The Victorians certainly knew how to celebrate life; laying out sprawling cemeteries to erect monumental tombstones to keep alive the cherished memories of loved ones. To remember people of particular importance, and who had given a great deal to society, special lengths were undertaken. In some cases the donation of lands to be laid out as parks were considered a fitting tribute. This was the case for eminent engineer Joseph Locke.
Born in Attercliffe, Sheffield, on August 9 1805, Locke was the sixth of seven children. His father, William, was a colliery agent and this position took the family to Barnsley in 1810. Here, Locke attended Barnsley Grammar School, but left aged 13. After working in the Durham coalfield for a time, Locke returned to Barnsley where he made the acquaintance of his father’s old friend George Stephenson. An arrangement was made for the young man to be apprenticed to the distinguished engineer.
The first major project that Stephenson and Locke were involved with was the Liverpool and Manchester Railway. The former had surveyed the line in 1824, but after the Bill was rejected by parliament he was forced from the scheme. However, Stephenson and Locke returned to the L &M R in 1826 and had the line completed in 1830.
Stephenson and Locke were also employed by the Grand Junction Railway to appraise and engineer the company’s line from the L &M R route at Newton-le-Willows to Wolverhampton and Birmingham. The two men initially split the task, but Stephenson soon left his role and Locke became the driving force behind the works, which were completed in 1837. Meanwhile, in 1834 Locke married Phoebe McCreery and the couple later adopted a child.
During the mid-1830s Locke was engaged to plan a line from Lancaster to Carlisle. His route over the difficult terrain of the Lake District and Shap summit was selected over that submitted by his former mentor.
Locke was involved in a similar project at this time in the form of the Sheffield, Ashton-under-Lyne and Manchester Railway line across the Pennines. This would feature Woodhead tunnel, which was the longest railway tunnel in the world. Charles Vignoles was appointed at the route’s engineer at first, but he resigned in 1839 and the project came under the supervision of Locke from 1840.
The first train passed through Woodhead on December 22 1845 and the time taken was just over 10 minutes. Three cheers were given by the passengers upon the emergence of the train from the tunnel as there had been some trepidation prior to this as to whether the train would come out on the other side unscathed.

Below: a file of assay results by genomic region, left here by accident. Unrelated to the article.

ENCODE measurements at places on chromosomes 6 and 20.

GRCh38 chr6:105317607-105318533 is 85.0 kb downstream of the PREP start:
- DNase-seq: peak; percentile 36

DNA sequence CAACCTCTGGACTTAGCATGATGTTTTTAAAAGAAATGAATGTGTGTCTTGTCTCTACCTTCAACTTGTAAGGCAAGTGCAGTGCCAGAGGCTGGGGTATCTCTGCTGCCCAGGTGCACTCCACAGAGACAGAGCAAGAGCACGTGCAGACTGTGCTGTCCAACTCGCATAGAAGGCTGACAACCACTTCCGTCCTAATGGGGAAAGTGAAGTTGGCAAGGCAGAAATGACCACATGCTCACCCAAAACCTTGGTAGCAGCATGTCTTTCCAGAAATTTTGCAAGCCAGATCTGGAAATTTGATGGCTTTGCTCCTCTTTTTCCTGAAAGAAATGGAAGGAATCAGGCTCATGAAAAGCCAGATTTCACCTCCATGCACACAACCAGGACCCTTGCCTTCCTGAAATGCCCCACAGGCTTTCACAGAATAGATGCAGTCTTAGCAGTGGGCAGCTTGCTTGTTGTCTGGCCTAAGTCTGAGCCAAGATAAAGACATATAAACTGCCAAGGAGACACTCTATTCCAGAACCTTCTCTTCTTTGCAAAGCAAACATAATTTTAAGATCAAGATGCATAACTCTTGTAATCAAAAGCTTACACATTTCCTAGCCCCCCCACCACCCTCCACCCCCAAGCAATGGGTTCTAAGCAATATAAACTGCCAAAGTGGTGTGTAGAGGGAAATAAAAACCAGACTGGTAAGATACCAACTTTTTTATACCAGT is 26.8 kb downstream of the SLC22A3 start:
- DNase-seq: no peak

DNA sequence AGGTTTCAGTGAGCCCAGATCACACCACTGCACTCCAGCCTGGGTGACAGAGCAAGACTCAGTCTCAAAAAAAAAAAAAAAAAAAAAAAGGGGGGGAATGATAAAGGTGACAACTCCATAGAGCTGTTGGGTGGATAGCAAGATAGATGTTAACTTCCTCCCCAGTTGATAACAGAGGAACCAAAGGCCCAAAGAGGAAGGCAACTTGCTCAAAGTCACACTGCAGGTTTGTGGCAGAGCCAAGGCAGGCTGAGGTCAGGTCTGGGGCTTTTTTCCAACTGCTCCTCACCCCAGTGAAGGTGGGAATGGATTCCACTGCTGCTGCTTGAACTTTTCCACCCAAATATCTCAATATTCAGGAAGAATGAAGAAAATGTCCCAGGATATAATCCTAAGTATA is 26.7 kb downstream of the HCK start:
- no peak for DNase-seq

In addition to producing lines in Scotland and the south of England, Locke was employed on the continent, particularly in France with lines built from Paris to Rouen and Lyons as well as Caen to Cherbourg. For his work, Locke was made an officer of the Legion of Honour by Napoleon III.
Locke died on September 18 1860 and was survived by his wife, who bought an area of land in Barnsley for the benefit of the town’s inhabitants as part of her husband’s final wishes. Barnsley Grammar School also received £3,000 for the provision of 10 Locke scholarships.
The land that would form Locke Park was on the south western edge of the town. It was known as High Style Field and was bought by Phoebe Locke from the Duke of Leeds in 1861 for almost £2,000; a fund was also provided for the upkeep of the area.
The park initially consisted of 17 acres and was styled, under the supervision of Locke’s engineering partner John Edward Errington, with high stone walls and entrance lodge. A great event was made of the opening on June 10 1862.
The bronze of Joseph Locke by Carlo Marochetti was not installed for this occasion and was a later addition to the park. The original intention had been to display the piece in St Margaret’s Garden, Westminster, alongside a statue of his contemporary Isambard Kingdom Brunel. Permission for this was not granted and the bronze, which was commissioned by the Institution of Civil Engineers, of which Locke was president from 1857 to 1859, was placed in Locke Park.
The statue was unveiled by Lord Alfred Paget on January 10 1866 amidst much pageantry.
The President of the Institution of Civil Engineers, John Fowler, addressed the gathering, commenting: ‘[Locke’s] far-seeing and strong common sense, his comprehensive grasp of all the bearings of a question were so powerful that the capitalists of Lancashire, of London, and ultimately of France and the continent of Europe, placed faith in his judgement...I hope, as a Yorkshireman myself, that his example and success will stimulate the young men of Yorkshire to similar efforts for the good of mankind.”